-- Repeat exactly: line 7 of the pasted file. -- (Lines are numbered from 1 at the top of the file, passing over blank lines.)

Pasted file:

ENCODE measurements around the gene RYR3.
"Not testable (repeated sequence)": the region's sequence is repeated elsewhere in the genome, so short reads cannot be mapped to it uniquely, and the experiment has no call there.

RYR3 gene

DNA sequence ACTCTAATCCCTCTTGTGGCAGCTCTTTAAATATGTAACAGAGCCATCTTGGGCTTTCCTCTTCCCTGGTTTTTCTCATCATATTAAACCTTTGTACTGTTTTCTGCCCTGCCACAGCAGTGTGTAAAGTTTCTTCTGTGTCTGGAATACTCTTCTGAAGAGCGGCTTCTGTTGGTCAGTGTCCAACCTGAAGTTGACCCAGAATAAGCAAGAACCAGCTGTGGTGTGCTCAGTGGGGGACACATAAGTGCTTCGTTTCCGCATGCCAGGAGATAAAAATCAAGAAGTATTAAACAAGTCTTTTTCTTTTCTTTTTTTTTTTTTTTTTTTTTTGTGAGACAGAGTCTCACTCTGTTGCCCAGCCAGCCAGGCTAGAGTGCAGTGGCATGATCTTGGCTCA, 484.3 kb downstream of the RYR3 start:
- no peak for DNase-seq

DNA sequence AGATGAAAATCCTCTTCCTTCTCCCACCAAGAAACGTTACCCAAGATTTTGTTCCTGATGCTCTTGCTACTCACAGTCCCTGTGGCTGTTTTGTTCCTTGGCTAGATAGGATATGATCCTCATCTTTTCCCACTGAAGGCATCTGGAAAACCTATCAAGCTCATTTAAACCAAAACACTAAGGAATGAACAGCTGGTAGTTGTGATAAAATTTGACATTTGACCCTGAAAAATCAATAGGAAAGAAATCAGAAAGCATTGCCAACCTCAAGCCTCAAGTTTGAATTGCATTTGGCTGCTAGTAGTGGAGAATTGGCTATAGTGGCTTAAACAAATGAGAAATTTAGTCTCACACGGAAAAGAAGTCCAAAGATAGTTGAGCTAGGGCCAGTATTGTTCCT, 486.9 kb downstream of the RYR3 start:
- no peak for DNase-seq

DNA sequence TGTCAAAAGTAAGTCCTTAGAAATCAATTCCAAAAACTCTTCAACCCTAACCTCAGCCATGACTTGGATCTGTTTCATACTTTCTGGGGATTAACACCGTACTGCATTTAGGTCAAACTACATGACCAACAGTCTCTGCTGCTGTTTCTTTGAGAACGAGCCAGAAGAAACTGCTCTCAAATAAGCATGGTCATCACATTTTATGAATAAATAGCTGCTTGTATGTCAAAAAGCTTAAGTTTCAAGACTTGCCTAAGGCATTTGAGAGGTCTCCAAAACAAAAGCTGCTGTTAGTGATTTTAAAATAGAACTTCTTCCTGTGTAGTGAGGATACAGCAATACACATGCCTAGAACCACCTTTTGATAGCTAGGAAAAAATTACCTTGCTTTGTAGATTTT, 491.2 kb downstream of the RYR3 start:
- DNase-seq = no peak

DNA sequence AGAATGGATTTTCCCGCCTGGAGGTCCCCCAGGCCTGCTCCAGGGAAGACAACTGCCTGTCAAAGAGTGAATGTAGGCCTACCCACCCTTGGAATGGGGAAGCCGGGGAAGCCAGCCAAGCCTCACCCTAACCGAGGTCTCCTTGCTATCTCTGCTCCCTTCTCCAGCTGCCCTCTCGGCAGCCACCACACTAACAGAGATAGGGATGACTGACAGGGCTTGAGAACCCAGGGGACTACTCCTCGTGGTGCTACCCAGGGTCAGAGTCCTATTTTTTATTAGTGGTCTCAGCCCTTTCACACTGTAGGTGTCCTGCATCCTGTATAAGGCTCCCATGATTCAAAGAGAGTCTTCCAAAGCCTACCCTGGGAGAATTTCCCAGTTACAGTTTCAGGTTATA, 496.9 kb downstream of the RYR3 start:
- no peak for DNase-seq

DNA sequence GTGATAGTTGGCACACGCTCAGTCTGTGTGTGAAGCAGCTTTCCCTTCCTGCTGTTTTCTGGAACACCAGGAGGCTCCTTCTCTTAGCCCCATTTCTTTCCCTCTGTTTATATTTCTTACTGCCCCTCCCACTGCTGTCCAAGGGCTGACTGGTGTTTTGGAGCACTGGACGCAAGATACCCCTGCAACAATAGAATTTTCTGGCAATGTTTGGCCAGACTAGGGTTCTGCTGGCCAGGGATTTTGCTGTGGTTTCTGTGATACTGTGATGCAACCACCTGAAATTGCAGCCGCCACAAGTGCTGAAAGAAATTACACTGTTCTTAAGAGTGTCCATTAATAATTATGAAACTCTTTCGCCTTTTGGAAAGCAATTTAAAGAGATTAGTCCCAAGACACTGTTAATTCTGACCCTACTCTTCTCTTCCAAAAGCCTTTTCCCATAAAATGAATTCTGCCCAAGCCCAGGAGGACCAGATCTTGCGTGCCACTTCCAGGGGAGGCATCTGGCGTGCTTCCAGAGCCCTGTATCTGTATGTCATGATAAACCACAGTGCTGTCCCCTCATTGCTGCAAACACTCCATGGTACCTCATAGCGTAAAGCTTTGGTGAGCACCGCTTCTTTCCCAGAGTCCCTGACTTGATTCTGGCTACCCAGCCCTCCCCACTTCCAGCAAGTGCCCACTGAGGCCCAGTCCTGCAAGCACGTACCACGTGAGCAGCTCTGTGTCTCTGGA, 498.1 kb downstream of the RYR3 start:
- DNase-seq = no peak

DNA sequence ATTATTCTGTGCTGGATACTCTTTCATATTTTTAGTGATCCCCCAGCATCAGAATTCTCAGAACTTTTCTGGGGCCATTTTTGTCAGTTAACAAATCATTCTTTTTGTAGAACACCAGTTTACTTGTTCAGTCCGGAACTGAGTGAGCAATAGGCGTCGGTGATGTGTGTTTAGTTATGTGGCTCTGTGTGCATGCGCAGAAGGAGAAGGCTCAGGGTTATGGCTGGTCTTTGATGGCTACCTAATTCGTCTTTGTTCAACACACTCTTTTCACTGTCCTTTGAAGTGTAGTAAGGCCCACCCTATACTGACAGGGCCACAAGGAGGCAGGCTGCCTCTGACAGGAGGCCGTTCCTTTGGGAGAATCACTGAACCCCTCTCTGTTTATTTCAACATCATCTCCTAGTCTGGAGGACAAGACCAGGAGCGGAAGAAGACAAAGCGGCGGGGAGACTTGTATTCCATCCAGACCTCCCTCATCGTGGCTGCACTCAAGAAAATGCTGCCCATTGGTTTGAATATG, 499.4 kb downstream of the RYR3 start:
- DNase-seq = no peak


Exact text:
- no peak for DNase-seq